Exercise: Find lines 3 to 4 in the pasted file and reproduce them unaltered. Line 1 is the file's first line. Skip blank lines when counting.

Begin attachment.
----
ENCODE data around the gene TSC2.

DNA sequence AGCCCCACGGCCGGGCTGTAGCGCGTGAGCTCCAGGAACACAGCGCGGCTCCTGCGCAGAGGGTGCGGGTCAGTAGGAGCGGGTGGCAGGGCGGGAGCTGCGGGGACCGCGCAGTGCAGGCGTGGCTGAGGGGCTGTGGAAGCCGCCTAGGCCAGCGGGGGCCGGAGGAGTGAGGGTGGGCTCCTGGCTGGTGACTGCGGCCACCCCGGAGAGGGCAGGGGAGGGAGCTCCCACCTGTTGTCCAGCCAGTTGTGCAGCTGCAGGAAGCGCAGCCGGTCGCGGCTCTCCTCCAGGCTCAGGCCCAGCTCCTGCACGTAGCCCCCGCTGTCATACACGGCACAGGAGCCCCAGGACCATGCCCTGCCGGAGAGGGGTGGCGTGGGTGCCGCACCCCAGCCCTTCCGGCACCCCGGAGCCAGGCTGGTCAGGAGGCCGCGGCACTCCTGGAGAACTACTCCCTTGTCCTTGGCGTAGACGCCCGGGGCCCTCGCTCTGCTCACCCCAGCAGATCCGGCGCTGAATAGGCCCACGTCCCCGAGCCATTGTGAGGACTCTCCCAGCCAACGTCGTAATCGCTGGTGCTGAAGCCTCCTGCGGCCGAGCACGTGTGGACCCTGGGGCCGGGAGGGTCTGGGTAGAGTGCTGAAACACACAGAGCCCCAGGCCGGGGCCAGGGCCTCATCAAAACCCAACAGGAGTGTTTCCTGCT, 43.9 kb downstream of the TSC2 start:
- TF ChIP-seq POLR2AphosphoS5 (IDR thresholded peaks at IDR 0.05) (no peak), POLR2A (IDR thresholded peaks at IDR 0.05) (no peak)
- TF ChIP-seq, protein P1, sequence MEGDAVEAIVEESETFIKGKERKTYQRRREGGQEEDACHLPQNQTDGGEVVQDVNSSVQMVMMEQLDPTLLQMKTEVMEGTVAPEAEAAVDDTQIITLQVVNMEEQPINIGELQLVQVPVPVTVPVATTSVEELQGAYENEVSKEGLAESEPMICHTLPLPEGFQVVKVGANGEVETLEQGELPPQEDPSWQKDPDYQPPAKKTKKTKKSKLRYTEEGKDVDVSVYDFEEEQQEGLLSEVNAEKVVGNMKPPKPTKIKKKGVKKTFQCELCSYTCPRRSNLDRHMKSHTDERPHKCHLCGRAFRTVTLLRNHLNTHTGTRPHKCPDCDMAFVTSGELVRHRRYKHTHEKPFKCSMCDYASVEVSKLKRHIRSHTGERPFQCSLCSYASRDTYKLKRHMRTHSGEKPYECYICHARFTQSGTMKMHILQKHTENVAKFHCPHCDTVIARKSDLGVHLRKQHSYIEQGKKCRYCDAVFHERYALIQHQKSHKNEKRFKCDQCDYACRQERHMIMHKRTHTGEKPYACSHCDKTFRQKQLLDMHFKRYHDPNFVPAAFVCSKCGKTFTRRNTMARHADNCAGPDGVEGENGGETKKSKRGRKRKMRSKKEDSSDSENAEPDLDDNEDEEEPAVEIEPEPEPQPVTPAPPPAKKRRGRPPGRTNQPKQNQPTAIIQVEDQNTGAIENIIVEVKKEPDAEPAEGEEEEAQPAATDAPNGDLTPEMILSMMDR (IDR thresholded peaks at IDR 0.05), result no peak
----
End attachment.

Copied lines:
- TF ChIP-seq POLR2AphosphoS5 (IDR thresholded peaks at IDR 0.05) (no peak), POLR2A (IDR thresholded peaks at IDR 0.05) (no peak)
- TF ChIP-seq, protein P1, sequence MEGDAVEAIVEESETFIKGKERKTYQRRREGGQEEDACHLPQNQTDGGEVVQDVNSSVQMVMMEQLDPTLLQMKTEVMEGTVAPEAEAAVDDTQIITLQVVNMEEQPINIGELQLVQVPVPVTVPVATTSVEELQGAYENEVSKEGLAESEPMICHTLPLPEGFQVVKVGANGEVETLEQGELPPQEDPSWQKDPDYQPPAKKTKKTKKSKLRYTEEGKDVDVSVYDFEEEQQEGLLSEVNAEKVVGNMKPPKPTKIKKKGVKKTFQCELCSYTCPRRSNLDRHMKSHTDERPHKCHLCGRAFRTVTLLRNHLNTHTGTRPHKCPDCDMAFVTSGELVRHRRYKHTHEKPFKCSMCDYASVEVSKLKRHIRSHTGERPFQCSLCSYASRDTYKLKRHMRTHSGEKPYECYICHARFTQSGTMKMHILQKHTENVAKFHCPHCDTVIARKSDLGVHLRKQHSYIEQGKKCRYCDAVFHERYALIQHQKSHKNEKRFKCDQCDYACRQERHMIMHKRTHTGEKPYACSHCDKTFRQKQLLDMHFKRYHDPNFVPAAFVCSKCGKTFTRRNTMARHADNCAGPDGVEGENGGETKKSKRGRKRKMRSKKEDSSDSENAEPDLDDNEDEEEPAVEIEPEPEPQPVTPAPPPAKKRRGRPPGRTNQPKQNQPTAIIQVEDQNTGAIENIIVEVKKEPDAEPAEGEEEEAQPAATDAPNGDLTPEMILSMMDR (IDR thresholded peaks at IDR 0.05), result no peak